The six legendary acts of the 1960s who missed Woodstock

Attendees and artists at the Woodstock Music Festival in August 1969, Bethel, New York in this handout image. — Ian R. Slater /The Museum at Bethel Woods/Reuters pic
Attendees and artists at the Woodstock Music Festival in August 1969, Bethel, New York in this handout image. — Ian R. Slater /The Museum at Bethel Woods/Reuters pic

WASHINGTON, Aug 14 — Janis Joplin, Jimi Hendrix, Joan Baez... their performances at Woodstock remain etched in the collective memory, even 50 years after the iconic music festival.

But six of the biggest acts of the 1960s skipped that date with musical destiny, some of them for reasons that seem highly questionable in hindsight.

Bob Dylan  

An icon of the era, and now a Nobel laureate, Dylan missed Woodstock even though he lived close to the upstate New York venue. Popular legend has it that Dylan was so annoyed at the constant stream of hippies showing up at his door that he turned the gig down and headed to England that August weekend of 1969.

Another tale, recounted in music journalist Julien Bitoun’s book 50 years: The Story of Woodstock live. Relive the magic. Artist by Artist, has it that the writer of Like a Rolling Stone did not play because his son was sick at the time. Two weeks later, however, he did take to the stage at a music festival on the Isle of Wight in southern England.

The Beatles  

In the late summer of 1969, the Fab Four had just done the photo shoot of them on a pedestrian crossing for the now legendary cover of their album Abbey Road.

But the band were not ready to cross the Atlantic to play their latest hit Come Together at Woodstock. Some have historically blamed John Lennon’s girlfriend Yoko Ono for the no-show, but Bitoun said that theory does not hold water. In fact, the Beatles had reached the end of the road, and what would prove to be their final public performance together had already been held on a London rooftop in January of 1969. Lennon quit the band in September 1969 and the band officially dissolved the following year.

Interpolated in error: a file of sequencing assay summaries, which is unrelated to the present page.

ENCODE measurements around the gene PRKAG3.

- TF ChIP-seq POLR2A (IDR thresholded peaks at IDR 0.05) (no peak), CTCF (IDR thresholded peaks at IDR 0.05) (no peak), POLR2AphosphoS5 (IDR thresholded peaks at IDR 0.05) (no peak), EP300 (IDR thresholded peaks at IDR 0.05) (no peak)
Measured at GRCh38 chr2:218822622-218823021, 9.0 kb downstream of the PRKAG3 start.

The Rolling Stones

It was not a great summer for Stones frontman Mick Jagger: He skipped the rock festival that everyone would talk about as the defining moment of the age, and instead went to Australia to shoot a movie that no one even remembers now, in which he played the outlaw Ned Kelly.

When organisers tried to replicate the Woodstock moment months later in Altamont, California, the Rolling Stones were centre stage, but unfortunately that stage was being patrolled by Hell’s Angels gang members, and one of the audience was killed. For many veterans of the age, that incident provided the full stop on the decade of “peace and love”.

Led Zeppelin

The London rock icons preferred the beach to the mud of Woodstock that summer, and the weekend of the festival they were thrilling crowds at Ashbury Park on New Jersey’s Atlantic coast.

Peter Grant, Led Zeppelin’s manager, is quoted in the book Led Zeppelin: the Concert File as saying, “I said no because at Woodstock we’d have just been another band on the bill.” 

The Doors

The Doors didn’t play Woodstock “because we were stupid and turned it down,” according to the band’s guitarist Robby Krieger. “We thought it would be a second class repeat of Monterey Pop Festival,” he said of the gathering of musical giants in California in 1967.

Joni Mitchell

Joni Mitchell may have come up with the song Woodstock but she never played there. She composed the ballard idealising the festival in 1970, but the Canadian, who had been scheduled to play the Sunday of the festival weekend, had to cancel because her manager David Geffen had booked her into a television appearance in New York City on the Monday, and feared she would not be able to make it in time. — AFP

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